Support for LAist comes from
Made of L.A.
Stay Connected

Share This

Arts and Entertainment

Disney Begins To Fulfill Pledge To Axe 7,000 Workers, Many Local Jobs Likely Lost

A fair-skinned man wearing a dark suit, white shirt and tie stands in front of a wall with "Beauty and the Beast" inscribed on it
Disney CEO Bob Iger. He announced plans Monday to begin laying off 7,000 workers.
(Mike Coppola
Getty Images)
Our June member drive is live: protect this resource!
Right now, we need your help during our short June member drive to keep the local news you read here every day going. This has been a challenging year, but with your help, we can get one step closer to closing our budget gap. Today, put a dollar value on the trustworthy reporting you rely on all year long. We can't hold those in power accountable and uplift voices from the community without your partnership.

Making good on an earlier Wall Street promise to slash $5.5 billion in costs, Disney CEO Bob Iger said the media giant would begin sacking some 7,000 employees this week.

The job cuts will come in several waves over the next few months, following Iger’s February announcement to trim the workforce when Disney reported earnings.

“I want to acknowledge that there will no doubt be challenges ahead as we continue building the structures and functions that will enable us to be successful moving forward,” Iger wrote in an email sent to Disney staff on Monday.

For those employees who no longer have jobs, Iger said, “Please know that our HR partners and leaders are committed to creating a supportive and smooth process every step of the way.”

Support for LAist comes from

Disney has about 220,000 workers around the world, more than three-fourths of whom are full-time. Few of the cuts are expected to come from the company’s theme parks unit, which has generated strong revenues in the wake of the pandemic.

Instead, the layoffs likely will touch every Disney business unit, which include ESPN and the Burbank-based Disney Entertainment — the company’s film, television and streaming divisions. One local unit, Disney’s Creative Acquisitions Department, reportedly will be disbanded, and senior executives at Hulu, Disney TV Studios and Freeform have been let go, according to several media reports.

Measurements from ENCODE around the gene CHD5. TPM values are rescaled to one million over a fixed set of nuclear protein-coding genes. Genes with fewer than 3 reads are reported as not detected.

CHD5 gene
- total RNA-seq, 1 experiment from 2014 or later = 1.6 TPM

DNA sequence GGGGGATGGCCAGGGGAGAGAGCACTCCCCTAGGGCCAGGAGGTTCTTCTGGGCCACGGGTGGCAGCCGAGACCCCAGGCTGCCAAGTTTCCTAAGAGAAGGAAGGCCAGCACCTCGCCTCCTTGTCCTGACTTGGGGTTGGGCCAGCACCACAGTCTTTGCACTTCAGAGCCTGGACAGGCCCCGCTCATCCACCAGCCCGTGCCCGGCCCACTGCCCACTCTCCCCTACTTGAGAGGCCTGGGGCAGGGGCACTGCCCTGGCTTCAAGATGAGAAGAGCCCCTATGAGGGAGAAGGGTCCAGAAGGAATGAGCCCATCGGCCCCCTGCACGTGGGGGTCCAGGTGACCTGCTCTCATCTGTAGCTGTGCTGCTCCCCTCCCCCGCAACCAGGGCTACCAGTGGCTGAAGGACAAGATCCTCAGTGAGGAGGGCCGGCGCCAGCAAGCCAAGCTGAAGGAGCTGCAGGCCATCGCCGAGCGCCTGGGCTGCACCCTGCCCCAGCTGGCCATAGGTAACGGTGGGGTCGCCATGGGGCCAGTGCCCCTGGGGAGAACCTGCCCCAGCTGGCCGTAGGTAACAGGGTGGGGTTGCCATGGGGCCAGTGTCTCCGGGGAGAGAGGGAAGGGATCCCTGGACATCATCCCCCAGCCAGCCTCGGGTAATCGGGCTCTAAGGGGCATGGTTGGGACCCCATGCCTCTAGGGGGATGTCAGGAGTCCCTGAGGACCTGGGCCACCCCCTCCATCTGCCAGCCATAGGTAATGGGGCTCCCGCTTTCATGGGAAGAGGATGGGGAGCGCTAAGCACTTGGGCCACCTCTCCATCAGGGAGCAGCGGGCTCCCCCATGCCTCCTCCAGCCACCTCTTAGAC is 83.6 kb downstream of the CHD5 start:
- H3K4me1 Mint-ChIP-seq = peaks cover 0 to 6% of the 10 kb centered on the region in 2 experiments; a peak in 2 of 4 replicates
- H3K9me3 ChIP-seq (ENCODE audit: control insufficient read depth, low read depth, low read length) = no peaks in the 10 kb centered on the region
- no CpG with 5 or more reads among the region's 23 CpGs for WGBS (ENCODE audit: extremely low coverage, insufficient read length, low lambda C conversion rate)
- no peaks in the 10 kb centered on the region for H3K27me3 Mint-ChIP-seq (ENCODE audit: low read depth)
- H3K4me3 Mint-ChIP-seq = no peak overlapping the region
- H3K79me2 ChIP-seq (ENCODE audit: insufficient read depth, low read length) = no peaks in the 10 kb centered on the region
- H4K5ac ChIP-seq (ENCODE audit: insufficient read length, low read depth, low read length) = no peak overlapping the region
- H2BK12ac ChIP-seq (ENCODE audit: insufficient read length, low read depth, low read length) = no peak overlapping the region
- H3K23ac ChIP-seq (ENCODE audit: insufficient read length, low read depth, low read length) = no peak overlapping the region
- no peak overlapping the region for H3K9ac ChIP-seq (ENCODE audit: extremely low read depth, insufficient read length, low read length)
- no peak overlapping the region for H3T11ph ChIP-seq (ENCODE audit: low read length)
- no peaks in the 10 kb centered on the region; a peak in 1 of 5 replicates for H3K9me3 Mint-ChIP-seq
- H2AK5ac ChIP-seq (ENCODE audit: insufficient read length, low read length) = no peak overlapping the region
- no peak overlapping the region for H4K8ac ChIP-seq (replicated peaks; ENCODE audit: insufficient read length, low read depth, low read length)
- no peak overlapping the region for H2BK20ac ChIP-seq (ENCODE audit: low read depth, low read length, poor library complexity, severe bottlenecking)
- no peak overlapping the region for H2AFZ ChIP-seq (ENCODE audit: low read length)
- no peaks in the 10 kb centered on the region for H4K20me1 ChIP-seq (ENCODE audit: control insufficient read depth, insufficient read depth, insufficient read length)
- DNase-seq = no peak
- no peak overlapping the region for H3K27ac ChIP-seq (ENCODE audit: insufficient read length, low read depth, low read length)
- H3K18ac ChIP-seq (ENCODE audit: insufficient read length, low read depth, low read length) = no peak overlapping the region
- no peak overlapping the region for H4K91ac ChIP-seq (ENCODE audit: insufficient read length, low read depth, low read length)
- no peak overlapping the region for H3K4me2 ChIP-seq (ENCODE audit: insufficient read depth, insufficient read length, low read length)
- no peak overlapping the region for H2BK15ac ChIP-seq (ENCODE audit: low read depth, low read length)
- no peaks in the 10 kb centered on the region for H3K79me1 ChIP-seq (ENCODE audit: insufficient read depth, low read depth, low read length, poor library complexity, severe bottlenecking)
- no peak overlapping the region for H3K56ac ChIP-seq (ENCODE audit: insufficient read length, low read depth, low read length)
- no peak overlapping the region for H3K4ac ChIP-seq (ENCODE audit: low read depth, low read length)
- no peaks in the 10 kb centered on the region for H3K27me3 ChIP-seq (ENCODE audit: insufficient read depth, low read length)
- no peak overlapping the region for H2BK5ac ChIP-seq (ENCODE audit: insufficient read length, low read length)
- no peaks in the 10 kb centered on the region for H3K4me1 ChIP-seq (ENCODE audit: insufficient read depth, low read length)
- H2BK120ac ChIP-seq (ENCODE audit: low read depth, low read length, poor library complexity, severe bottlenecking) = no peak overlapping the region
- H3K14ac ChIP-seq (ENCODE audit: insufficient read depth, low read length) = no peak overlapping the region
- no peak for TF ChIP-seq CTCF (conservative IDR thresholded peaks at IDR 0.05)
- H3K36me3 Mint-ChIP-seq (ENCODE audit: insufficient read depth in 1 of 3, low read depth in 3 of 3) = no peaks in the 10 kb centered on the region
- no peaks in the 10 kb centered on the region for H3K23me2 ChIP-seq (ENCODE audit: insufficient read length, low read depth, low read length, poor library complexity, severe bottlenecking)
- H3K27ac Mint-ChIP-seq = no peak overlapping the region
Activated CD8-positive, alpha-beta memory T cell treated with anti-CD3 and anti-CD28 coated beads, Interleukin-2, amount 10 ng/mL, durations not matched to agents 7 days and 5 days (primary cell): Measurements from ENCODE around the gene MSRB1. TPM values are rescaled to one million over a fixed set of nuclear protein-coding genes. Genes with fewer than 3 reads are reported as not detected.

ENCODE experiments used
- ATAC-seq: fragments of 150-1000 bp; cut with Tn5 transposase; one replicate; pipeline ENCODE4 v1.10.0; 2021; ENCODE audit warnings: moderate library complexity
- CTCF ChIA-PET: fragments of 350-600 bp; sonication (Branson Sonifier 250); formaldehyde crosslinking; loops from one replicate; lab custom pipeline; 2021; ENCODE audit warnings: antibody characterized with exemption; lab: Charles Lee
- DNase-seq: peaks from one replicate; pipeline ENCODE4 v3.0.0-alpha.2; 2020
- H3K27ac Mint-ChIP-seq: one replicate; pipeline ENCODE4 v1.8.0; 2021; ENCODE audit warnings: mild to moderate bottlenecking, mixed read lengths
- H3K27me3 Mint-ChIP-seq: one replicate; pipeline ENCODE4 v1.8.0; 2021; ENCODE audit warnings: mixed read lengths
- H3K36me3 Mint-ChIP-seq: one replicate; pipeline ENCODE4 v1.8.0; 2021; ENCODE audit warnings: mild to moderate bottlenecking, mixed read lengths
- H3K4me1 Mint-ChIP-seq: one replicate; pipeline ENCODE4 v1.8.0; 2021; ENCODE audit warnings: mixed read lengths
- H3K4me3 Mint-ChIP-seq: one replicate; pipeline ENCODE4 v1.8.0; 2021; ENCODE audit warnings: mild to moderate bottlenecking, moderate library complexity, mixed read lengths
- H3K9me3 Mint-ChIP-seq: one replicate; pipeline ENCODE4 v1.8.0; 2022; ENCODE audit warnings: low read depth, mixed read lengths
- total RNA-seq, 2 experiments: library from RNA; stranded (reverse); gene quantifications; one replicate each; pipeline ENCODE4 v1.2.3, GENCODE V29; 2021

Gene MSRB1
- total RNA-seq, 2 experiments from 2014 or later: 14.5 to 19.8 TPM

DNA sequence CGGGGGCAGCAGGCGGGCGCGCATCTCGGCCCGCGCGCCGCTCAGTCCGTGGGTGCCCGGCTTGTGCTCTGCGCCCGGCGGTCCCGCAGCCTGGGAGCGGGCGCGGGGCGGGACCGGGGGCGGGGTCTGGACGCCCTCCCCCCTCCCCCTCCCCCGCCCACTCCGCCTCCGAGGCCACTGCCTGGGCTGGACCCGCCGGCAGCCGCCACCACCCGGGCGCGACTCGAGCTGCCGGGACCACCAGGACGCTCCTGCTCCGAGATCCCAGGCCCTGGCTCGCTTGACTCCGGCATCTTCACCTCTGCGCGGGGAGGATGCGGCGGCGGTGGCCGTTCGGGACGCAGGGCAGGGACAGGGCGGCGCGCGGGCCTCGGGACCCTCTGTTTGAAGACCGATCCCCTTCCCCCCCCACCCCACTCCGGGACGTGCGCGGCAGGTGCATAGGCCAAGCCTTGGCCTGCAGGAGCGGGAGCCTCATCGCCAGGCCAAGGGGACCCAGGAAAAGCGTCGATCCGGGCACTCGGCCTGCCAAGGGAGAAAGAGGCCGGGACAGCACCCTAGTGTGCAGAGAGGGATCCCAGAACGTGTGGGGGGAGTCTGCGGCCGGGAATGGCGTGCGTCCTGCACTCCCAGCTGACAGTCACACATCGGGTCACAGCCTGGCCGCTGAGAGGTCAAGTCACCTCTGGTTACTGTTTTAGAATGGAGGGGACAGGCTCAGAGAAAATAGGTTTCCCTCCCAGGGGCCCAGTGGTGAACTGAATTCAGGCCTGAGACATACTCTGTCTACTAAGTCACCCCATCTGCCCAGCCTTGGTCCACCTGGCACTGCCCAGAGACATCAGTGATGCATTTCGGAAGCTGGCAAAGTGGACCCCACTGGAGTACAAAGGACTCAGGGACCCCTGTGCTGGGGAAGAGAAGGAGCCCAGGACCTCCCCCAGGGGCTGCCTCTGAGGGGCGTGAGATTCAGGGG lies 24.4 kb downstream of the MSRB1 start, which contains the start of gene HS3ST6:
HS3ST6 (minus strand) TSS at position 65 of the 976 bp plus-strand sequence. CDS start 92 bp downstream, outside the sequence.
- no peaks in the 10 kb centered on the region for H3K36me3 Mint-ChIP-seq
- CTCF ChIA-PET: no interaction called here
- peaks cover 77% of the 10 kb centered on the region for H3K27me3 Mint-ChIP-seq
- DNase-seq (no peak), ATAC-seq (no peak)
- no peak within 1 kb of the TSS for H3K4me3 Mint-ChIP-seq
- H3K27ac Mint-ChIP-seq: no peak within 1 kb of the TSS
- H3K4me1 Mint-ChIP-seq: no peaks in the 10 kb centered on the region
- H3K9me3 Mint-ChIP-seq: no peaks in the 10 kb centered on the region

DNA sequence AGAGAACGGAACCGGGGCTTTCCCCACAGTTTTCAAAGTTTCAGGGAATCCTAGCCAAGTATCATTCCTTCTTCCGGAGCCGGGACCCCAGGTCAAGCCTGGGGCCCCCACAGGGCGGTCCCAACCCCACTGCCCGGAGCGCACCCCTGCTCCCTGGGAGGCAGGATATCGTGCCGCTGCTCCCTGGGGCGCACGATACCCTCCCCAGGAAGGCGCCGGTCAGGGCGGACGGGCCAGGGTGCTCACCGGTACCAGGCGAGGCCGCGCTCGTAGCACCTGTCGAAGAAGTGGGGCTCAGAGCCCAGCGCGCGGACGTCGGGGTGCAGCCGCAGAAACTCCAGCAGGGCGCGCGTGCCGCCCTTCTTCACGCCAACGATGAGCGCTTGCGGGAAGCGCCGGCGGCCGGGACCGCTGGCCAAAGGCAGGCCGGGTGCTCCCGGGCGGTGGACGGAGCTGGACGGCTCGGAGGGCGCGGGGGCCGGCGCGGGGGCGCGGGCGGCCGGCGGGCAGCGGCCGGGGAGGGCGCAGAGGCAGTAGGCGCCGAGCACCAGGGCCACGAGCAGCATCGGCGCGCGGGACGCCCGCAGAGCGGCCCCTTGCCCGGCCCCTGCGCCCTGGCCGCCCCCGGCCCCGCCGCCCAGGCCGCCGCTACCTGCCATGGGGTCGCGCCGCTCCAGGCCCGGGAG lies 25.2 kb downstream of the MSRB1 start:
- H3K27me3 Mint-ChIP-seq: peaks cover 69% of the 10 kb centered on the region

Iger returned to run Disney after his successor, Bob Chapek, was fired last year less than three years into the job. Largely under Chapek’s watch, Disney has lost nearly $10 billion on its streaming platforms since Disney Plus was launched in late 2019.

Do the stories that Hollywood tells about itself really reflect what's going on?

“This week, we begin notifying employees whose positions are impacted by the company’s workforce reductions,” Iger wrote in his staff email. “Leaders will be communicating the news directly to the first group of impacted employees over the next four days.

"A second, larger round of notifications will happen in April with several thousand more staff reductions, and we expect to commence the final round of notifications before the beginning of the summer to reach our 7,000-job target," Iger wrote.

Iger’s compensation could hit about $27 million this year, or some $10,000 every work day.

What questions do you have about film, TV, music, or arts and entertainment?
John Horn, entertainment reporter and host of our weekly podcast Retake, explores whether the stories that Hollywood tells about itself really reflect what's going on?

Most Read